The annual Al Quds Day Parade saw hundreds demonstrate in central London on June 18 against Israel. Al Quds Day was conceived by the founder of the Iranian Revolution Ayatollah Khomeini in 1979 as a day of protest against the existence of Israel and in solidarity with the Palestinians.
They chanted “from the river to the sea , Palestine will be free.” Some carried placards reading “We Are All Hezbollah: Boycott Israel.”
This year’s protest in London was organized by the Islamic Human Rights Commission (IHRC). The IHRC is an extremist-linked organization, which previously gave an “Islamophobe of the Year” award to Charlie Hebdo in the year that its journalists were murdered for drawing a cartoon of the founder of Islam, Mohammed.
An IHRC news release advertising the event reminded attendees that “participants are welcome to bring flags that show solidarity with the Palestinian cause. Flags of proscribed (illegal) organizations will not be allowed. For example, you can bring a Hezbollah flag to show support for the political wing of Hezbollah. This is because the political wing of Hezbollah is not a proscribed organization.”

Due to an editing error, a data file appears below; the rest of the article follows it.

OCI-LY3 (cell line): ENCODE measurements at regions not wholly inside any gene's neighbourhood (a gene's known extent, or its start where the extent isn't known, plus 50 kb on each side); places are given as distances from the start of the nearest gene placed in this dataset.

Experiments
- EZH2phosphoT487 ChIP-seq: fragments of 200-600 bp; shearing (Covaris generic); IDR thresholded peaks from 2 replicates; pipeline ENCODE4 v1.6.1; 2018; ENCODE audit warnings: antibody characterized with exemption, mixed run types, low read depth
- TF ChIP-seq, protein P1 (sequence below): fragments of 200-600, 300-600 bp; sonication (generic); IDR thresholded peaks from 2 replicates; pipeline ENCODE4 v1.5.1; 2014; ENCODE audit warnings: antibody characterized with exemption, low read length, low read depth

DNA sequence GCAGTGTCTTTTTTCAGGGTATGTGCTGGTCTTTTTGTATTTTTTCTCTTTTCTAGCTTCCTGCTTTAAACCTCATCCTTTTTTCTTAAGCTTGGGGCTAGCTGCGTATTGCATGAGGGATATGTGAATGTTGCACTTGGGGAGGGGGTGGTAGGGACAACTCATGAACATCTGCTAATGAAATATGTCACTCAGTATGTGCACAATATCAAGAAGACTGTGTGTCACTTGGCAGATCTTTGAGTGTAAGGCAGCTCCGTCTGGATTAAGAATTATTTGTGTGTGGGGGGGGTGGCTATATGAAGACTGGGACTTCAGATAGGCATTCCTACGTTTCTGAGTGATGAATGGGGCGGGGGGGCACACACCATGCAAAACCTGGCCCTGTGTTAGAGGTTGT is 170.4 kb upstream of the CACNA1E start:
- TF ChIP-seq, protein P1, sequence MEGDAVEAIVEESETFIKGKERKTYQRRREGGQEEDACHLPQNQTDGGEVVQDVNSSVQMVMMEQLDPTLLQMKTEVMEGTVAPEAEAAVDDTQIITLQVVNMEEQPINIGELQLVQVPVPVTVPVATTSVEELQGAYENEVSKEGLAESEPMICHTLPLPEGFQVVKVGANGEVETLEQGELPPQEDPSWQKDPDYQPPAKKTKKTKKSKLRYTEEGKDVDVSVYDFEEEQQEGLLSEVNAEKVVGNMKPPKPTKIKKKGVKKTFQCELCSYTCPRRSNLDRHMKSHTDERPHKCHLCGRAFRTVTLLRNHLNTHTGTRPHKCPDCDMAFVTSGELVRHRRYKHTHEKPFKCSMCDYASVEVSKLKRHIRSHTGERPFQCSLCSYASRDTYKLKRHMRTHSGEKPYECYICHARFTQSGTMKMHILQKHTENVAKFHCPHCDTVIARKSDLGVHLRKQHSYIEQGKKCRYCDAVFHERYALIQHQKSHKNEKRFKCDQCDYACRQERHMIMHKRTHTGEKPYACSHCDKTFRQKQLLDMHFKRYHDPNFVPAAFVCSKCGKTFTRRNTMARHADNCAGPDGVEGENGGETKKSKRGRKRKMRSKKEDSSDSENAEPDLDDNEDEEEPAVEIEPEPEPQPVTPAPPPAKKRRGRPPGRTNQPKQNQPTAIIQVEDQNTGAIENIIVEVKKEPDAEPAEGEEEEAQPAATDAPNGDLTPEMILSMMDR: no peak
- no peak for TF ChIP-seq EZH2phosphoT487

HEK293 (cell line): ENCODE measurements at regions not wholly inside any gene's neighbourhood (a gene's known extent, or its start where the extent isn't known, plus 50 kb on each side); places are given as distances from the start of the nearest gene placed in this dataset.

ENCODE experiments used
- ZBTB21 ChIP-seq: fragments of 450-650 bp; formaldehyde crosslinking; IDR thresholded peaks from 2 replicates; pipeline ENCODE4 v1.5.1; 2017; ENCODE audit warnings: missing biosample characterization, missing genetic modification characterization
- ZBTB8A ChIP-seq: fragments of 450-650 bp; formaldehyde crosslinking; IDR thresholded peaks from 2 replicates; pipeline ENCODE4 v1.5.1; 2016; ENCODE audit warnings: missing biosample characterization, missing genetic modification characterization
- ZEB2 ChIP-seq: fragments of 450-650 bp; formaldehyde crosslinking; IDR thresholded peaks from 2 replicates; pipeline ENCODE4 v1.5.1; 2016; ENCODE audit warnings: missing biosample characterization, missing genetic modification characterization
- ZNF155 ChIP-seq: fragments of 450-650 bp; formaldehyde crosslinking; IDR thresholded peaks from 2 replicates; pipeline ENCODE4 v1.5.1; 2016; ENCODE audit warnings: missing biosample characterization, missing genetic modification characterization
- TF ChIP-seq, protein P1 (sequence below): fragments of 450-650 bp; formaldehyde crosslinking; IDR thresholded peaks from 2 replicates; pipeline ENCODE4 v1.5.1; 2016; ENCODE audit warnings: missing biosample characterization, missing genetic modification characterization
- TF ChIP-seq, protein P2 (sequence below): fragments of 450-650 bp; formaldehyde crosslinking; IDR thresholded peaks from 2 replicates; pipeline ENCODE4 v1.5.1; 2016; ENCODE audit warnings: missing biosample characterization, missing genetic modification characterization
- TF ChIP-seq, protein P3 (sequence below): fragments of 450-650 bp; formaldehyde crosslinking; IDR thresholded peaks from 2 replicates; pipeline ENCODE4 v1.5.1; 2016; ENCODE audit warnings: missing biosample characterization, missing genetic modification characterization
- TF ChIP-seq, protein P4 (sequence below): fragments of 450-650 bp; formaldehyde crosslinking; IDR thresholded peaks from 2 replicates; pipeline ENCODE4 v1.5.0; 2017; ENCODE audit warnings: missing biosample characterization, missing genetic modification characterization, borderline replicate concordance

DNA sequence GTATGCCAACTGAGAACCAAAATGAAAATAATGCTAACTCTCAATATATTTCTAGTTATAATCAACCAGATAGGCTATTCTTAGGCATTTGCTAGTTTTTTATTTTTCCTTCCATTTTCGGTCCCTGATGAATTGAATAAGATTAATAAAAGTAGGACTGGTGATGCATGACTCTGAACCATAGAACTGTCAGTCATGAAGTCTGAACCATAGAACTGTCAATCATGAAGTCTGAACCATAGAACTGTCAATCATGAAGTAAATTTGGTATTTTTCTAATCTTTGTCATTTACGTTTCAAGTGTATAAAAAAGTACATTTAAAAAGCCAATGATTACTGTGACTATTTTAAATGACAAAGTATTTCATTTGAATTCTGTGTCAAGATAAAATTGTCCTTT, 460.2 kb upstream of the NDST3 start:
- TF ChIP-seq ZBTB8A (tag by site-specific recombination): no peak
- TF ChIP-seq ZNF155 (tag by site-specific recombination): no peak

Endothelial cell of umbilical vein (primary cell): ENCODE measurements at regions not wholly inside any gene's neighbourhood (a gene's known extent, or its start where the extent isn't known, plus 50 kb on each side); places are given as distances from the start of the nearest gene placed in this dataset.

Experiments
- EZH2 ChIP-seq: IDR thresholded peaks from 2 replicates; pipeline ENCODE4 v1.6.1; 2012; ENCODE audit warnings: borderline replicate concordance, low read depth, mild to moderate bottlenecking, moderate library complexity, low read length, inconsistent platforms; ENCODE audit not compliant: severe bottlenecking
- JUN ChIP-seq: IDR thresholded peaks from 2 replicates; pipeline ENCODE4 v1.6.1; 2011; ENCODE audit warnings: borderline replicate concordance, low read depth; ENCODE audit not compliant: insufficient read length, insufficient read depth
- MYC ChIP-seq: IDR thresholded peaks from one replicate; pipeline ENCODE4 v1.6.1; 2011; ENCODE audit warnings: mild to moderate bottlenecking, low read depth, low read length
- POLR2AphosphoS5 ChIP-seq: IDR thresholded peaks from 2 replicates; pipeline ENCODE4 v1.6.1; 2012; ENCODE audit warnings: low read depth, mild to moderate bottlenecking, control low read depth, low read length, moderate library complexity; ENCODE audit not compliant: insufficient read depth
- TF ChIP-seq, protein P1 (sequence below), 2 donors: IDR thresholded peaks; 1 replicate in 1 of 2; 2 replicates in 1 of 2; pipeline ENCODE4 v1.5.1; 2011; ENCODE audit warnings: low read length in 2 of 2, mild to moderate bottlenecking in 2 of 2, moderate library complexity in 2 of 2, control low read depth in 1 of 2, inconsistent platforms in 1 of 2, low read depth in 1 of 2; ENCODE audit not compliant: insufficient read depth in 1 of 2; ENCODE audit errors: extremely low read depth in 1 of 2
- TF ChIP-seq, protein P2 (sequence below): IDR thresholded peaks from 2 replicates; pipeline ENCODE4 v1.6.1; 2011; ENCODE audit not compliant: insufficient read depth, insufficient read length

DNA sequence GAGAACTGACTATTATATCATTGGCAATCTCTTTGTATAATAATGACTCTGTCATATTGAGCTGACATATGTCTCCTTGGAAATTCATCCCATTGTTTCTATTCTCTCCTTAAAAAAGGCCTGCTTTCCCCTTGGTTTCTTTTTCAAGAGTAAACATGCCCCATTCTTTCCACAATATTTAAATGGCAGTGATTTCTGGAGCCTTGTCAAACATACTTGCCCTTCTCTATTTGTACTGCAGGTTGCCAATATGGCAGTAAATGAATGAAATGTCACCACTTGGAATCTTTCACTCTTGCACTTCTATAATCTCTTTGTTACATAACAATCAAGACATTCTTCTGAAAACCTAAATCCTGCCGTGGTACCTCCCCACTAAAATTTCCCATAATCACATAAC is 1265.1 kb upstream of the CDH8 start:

Despite a petition of 23,000 people calling on London Mayor Sadiq Khan to close down the march, he declined to do so saying he did not have the authority. As long as marchers obey the law, he said, it must be allowed to proceed.
A counter-demonstration organized by a coalition of British Jewish groups under the banner “Stand Against Hate” had several hundred people in attendance.
They chanted “terrorists off our streets” and shouted “murderers” at the Al Quds Day demonstrators.
Terror survivor Kay Wilson addresses the counter-demonstration:
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